is entirely under your control and you’re in the position to
make it as fast as you want, and that also balances things
like developer experience. If you prefer maybe JAMstack over Ruby, you don’t have to be
forced down the Ruby path by whatever CMS or e-commerce
platform you’ve chosen. So I think that’s held a lot of my clients in really good stead, is going to sort of an API based model, or at
least with having raw data that they consume exactly as they see fit, and also not having any
dead weight around it. So traditional CMS, or
traditional e-commerce platform may have loads of other
stuff, whether it’s necessary, whether it’s architectural,
whether it’s an application, whatever, it’s just kind of
loads of unnecessary stuff in the way, and that could be making your application slower. Because if you can strip it back to just the connector.
– The core. – Yeah. – Just give me the raw
data, good response time, and let me handle everything else. – Exactly. – And from the framework side? You know, if we talk about, because then, whenever you get the raw data, you will have an app that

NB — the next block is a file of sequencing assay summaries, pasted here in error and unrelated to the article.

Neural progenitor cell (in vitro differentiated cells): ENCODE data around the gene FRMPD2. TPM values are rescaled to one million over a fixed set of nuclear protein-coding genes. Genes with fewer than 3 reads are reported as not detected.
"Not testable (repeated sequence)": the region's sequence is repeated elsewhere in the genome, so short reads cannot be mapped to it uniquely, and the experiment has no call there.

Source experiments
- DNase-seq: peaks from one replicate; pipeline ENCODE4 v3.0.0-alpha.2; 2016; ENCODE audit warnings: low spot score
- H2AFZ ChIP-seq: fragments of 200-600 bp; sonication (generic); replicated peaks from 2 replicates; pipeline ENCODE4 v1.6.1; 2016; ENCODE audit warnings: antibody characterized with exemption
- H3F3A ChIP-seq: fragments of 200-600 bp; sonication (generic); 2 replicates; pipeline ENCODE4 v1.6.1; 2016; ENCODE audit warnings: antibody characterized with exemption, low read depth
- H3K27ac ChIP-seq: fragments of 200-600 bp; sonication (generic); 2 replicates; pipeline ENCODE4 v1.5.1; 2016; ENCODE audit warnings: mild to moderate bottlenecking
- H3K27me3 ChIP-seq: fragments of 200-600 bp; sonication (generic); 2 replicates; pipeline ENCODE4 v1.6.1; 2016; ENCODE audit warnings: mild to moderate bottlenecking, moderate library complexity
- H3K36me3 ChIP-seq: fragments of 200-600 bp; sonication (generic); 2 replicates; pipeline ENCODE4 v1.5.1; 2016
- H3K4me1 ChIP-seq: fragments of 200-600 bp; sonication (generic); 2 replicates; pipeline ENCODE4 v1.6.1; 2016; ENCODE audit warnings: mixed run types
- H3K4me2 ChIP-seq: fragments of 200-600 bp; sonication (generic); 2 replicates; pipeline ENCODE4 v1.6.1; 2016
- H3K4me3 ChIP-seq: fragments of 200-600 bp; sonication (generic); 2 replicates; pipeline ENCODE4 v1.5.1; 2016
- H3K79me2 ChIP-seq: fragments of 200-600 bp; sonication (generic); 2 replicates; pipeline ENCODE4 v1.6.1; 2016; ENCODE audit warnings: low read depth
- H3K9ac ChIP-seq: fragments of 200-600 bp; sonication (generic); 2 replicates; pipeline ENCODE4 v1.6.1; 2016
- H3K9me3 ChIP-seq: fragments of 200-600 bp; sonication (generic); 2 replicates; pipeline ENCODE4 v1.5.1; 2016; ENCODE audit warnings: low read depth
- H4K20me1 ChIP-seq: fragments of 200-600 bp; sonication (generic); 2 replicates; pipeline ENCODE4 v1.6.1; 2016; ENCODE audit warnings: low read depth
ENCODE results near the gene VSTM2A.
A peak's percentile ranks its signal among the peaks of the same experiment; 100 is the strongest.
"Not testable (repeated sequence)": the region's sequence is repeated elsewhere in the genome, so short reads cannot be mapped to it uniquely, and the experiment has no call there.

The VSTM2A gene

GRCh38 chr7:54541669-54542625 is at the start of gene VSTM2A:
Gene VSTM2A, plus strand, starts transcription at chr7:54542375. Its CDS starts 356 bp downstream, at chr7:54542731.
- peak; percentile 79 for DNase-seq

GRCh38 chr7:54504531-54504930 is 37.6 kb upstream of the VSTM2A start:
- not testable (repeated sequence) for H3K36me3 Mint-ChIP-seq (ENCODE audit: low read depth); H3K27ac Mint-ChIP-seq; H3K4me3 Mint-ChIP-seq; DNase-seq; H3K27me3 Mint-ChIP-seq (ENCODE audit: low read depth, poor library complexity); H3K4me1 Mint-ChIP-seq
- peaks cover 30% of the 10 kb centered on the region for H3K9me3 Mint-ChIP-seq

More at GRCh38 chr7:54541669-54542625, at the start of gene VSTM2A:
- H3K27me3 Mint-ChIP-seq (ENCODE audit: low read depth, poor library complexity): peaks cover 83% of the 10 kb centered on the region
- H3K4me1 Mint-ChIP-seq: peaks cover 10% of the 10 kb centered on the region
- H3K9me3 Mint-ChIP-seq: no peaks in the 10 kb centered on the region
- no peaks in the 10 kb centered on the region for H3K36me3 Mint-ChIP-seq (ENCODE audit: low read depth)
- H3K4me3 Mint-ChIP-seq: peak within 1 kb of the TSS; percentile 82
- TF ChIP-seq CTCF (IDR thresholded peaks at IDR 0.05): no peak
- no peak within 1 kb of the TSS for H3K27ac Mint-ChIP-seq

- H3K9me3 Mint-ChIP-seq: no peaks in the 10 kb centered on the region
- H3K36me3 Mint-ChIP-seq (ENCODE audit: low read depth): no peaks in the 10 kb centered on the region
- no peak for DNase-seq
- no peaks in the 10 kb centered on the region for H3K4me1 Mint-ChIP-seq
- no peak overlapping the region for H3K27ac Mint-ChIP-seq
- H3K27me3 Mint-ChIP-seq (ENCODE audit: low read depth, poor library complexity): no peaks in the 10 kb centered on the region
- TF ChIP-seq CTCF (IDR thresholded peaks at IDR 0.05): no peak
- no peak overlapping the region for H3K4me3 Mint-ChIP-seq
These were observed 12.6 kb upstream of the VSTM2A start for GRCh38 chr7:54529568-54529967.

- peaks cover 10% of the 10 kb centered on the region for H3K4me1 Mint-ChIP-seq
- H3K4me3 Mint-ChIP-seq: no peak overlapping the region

will be kind of getting these calls and then doing
some HTML or some DOM with it for the rendering. Do you have any, I don’t know, advice, or any experience on that? – From most cases, for nearly
every case that I’ve seen, whatever framework you want
to use, just server render it. Like, server render it, and
hydrate it on the front end or rehydrate as the page loads–
– Rehydrate, yeah, okay. – Purely because that’s
the best way to be fast. I’ve worked with a lot of
clients who they’ve gone full JavaScript in the browser. The immediate problem you’ve got there is, you’ve got potentially
several megabytes of runtime to download before you can even start manipulating your own data. – So nothing shows until
you download all of it. – Exactly. I won’t, just out of, there
aren’t any non-disclosure things but just out of good taste,
I won’t name any clients, but I’ve worked with clients who, they’ve had server rendered sites, which have been mega-fast,
and the cost of Express flattening down React into a
server-rendered application, is actually faster than the API calls, so that’s kind of continuing what we were talking about about APIs. We managed to find out, oh my goodness, the cost of actually
server rendering React is far less than actually
making the API call, whereas on the flip side,
I’ve had clients where they’ve gone full React in the browser, not tree shaken any of it,
not done any code splitting, and the developers say things like, “Oh well, they can download React once “and it will be cached forever”, and you look at their caching headers and it’s like, well, it won’t, ’cause you’ve not actually